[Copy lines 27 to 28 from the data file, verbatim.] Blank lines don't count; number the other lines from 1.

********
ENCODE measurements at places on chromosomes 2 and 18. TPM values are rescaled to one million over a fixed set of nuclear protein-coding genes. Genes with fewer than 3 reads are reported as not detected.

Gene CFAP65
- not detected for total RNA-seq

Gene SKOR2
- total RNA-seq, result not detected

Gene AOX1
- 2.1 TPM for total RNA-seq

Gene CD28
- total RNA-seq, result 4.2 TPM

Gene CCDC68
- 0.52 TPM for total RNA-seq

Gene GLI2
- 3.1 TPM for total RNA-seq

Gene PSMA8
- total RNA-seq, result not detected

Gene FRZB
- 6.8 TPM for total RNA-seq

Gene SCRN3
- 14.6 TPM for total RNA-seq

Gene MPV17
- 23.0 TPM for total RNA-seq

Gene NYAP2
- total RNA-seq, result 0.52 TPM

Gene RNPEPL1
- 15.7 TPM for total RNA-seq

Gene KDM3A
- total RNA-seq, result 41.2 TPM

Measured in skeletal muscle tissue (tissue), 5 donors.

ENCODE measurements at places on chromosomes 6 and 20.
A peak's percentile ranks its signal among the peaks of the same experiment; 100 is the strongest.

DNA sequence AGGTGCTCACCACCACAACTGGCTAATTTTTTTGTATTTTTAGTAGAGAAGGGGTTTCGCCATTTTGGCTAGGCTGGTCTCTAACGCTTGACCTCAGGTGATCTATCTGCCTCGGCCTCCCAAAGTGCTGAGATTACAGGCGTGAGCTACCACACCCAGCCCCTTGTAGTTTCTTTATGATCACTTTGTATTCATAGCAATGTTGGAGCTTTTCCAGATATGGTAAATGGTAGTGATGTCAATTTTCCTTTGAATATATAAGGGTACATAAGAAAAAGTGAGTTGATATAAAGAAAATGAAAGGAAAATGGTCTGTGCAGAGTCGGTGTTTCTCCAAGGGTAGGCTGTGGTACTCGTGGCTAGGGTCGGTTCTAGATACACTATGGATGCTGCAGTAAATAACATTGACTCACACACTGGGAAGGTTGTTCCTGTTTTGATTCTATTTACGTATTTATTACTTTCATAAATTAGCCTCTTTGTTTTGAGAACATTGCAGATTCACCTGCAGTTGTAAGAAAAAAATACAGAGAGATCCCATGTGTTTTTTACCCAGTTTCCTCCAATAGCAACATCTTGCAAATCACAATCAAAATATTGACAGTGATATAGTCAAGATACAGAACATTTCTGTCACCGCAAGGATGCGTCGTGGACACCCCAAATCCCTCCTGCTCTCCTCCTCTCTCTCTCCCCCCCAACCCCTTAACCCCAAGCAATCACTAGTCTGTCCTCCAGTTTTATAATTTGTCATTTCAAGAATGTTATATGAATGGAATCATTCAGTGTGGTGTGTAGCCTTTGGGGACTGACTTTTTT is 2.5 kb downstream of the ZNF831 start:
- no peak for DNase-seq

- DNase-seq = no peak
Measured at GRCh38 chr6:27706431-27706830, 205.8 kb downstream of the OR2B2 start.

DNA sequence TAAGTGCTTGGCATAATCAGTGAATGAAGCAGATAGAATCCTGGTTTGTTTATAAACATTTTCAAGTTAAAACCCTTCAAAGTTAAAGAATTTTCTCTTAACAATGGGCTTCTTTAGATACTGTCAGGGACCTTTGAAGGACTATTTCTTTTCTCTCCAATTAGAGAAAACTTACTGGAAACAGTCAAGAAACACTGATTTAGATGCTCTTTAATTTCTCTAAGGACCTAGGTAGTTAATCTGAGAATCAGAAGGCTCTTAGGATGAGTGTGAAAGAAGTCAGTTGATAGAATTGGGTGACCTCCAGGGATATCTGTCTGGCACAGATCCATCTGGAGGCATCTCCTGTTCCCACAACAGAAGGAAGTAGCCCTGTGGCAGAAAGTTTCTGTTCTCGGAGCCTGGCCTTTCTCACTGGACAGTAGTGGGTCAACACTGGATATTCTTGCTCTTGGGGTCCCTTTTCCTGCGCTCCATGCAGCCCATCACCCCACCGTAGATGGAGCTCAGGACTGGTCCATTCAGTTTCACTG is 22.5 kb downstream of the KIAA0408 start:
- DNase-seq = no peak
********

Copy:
- total RNA-seq, result 41.2 TPM

Measured in skeletal muscle tissue (tissue), 5 donors.